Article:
Care Guide for Pea Puffers – The Smallest Pufferfish in the World
Pea puffers are one of the coolest oddball species you can keep in a smaller-sized aquarium. They’re known for their helicopter-like maneuverability, independently moving eyes, and of course, ability to inflate like a tiny water balloon. This practical care guide answers the most frequently asked questions regarding these tiny, adorable creatures.
What Is a Pea Puffer?
Carinotetraodon travancoricus – also known as the pea puffer, Indian dwarf puffer, Malabar puffer, and pygmy puffer – is the smallest pufferfish in the world and comes from fully freshwater environments in the southwestern tip of India. They are only one inch long and can be purchased at your local fish market for $3 to $15. Pick a healthy puffer with a well-rounded stomach when choosing your pet. You can also ask staff at the fish store what they feed puffers, since they can be picky eaters.
Pea puffers are mainly captive-bred. Wild caught peas may require additional deworming medication. We’ve used our quarantine medication trio as a preventative treatment on thousands of pea puffers with no harmful effects.
These three medications have been proven safe for puffers, even though they are considered “scaleless” and are not recommended for them. Use the recommended dosages. Otherwise, pathogens might survive.
Do Pea Puffers Puff Up?
Yes. Yes. Although this is very rare, it is possible to catch your pufferfish puffing up for defensive purposes or simply to practice. To increase their size, pufferfish suck in water. This will discourage predators. If let alone, it will shrink back down to its normal shape in due time.
Please do not deliberately stress out your pet to “make” it inflate. Instead, you can find plenty of pictures and videos online to see what it looks like. You can also transport your pea puffer by using a cup or small container instead of a net. This will ensure that the fish is always submerged in water and doesn’t accidentally get airborne.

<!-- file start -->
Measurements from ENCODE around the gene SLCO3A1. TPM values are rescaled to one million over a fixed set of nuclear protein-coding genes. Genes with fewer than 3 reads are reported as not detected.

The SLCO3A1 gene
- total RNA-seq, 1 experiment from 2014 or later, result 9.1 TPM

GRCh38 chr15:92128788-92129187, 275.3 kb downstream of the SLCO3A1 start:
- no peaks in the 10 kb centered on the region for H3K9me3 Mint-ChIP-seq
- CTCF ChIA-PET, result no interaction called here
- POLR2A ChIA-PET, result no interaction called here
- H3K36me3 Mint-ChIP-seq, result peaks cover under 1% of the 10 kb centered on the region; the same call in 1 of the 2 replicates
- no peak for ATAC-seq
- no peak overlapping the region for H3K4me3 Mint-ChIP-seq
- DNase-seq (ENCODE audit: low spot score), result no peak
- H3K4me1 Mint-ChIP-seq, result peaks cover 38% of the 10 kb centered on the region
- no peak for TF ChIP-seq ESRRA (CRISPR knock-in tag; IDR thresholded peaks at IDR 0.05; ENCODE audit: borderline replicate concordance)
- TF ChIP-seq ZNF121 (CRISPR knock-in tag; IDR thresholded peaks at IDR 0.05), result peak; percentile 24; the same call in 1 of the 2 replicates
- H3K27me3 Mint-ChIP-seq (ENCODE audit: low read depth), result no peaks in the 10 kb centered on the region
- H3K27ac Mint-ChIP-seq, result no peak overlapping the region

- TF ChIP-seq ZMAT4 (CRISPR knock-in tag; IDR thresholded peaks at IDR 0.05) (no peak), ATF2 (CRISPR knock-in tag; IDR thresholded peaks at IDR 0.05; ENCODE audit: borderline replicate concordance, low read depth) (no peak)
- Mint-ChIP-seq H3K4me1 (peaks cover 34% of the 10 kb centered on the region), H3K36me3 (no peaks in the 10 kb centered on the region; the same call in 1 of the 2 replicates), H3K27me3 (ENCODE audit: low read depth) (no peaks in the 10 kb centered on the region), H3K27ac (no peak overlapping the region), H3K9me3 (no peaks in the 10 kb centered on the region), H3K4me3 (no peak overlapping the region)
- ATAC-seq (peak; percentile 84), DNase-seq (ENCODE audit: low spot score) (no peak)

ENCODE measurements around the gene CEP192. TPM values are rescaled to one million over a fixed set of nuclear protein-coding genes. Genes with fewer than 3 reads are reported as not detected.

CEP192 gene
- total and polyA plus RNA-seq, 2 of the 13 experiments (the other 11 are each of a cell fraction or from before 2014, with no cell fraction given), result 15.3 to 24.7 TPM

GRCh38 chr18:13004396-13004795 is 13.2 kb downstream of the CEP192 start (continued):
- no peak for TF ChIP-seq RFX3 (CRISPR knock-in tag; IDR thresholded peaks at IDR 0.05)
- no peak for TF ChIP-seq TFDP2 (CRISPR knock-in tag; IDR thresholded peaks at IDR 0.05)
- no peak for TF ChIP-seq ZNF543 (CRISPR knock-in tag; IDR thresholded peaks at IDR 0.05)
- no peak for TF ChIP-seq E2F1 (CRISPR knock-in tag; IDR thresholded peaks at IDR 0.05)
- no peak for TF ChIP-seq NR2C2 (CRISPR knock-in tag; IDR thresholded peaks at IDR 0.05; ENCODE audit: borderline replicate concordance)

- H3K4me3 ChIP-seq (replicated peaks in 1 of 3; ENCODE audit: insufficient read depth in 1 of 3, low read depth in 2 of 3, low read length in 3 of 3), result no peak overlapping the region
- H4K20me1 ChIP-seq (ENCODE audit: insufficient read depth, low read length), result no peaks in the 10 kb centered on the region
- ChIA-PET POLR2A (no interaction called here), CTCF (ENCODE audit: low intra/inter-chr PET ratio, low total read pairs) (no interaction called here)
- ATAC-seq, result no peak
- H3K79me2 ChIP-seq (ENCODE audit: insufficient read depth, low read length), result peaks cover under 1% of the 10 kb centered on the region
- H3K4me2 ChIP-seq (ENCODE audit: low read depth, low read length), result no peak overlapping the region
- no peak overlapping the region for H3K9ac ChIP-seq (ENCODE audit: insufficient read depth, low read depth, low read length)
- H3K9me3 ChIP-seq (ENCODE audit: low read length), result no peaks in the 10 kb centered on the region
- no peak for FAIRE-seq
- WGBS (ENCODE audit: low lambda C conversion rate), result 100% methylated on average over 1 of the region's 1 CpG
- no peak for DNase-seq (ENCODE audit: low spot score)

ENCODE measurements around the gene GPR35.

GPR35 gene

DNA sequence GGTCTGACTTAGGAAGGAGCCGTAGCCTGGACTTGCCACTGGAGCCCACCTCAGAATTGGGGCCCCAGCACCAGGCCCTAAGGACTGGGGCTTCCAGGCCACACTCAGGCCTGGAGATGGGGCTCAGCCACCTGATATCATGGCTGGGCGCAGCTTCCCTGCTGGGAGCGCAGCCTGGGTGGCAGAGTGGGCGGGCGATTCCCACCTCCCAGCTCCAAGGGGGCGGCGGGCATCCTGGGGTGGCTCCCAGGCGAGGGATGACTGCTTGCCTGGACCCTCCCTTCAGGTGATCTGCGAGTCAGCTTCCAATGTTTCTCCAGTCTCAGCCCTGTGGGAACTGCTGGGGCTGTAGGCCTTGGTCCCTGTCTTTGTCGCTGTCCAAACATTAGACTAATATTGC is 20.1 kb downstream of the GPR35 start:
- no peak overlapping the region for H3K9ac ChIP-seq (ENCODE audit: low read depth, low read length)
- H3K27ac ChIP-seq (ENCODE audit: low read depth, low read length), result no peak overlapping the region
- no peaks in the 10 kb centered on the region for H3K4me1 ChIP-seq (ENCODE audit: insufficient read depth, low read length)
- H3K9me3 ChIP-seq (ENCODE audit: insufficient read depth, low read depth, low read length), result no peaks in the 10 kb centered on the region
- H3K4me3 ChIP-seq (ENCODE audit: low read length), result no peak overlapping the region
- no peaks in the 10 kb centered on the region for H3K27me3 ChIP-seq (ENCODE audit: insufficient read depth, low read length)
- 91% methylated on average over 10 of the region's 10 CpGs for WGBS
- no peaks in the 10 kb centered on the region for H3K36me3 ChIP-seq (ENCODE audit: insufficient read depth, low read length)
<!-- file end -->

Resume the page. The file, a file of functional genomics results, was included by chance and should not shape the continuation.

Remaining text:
How many pea puffers can you have in a 10-gallon tank?
Given how territorial pea puffers can be, many people have a lot of success keeping just one pea puffer in a five-gallon aquarium by itself. If you want to keep more than one, the general rule of thumb is to provide five gallons of water for the first puffer and three gallons of water for each additional puffer. It is possible to keep three puffers per 10-gallon tank. You can also keep six to seven puffers each in a 20-gallon tank. However, your success rate will depend on how you set up the environment. If the tank is mostly bare without a lot of cover, expect to see a pufferfish battle zone. If you have a lush, densely planted aquarium, you might be able to handle three puffers in a 10-gallon space.
Of course, the larger the aquarium, the better. A larger aquarium will provide more water volume, which means less waste. This is important because poor water quality can cause health problems for puffers. It also gives the puffers more space to avoid each other. Plus, having a ratio of one male for every two to three females tends to decrease aggression, but most pea puffers are sold as juveniles, which are hard to sex. You may have to rehome at most one male if you are in a situation where three young puffers were purchased and one female was left.
Up to six or seven pea puffers can be kept in a 20-gallon aquarium (with no other tank mates) if you provide lots of cover in the form of aquarium plants or decorations.